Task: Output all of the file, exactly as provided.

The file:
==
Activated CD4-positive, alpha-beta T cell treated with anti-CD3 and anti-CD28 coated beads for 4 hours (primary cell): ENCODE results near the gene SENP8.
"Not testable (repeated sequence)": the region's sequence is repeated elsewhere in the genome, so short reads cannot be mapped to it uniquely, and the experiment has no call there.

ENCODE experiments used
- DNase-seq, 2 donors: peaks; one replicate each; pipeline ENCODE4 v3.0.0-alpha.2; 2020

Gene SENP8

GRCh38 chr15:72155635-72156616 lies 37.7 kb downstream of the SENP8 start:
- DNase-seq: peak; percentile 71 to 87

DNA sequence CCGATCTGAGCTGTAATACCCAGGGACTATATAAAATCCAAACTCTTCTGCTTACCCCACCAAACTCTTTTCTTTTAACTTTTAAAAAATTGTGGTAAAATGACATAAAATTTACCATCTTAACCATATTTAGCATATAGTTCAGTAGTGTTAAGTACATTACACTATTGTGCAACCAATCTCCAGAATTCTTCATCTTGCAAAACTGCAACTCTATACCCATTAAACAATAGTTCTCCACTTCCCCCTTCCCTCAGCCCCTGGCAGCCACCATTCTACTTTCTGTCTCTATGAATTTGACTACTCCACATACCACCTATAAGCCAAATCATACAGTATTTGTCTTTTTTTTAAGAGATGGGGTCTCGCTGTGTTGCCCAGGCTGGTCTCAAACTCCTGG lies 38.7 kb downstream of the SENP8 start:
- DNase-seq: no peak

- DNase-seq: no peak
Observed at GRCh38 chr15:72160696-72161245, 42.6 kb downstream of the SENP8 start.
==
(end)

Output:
Activated CD4-positive, alpha-beta T cell treated with anti-CD3 and anti-CD28 coated beads for 4 hours (primary cell): ENCODE results near the gene SENP8.
"Not testable (repeated sequence)": the region's sequence is repeated elsewhere in the genome, so short reads cannot be mapped to it uniquely, and the experiment has no call there.

ENCODE experiments used
- DNase-seq, 2 donors: peaks; one replicate each; pipeline ENCODE4 v3.0.0-alpha.2; 2020

Gene SENP8

GRCh38 chr15:72155635-72156616 lies 37.7 kb downstream of the SENP8 start:
- DNase-seq: peak; percentile 71 to 87

DNA sequence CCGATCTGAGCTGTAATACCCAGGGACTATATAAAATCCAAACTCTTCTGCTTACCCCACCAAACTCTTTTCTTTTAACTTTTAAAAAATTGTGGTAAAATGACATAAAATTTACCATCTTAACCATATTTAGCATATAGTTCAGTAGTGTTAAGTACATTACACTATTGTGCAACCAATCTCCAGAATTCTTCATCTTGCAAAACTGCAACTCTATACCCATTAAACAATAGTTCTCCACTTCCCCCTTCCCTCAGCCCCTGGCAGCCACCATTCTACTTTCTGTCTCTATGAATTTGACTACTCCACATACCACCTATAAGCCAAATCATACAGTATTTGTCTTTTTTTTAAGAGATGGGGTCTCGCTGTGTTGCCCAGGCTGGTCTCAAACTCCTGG lies 38.7 kb downstream of the SENP8 start:
- DNase-seq: no peak

- DNase-seq: no peak
Observed at GRCh38 chr15:72160696-72161245, 42.6 kb downstream of the SENP8 start.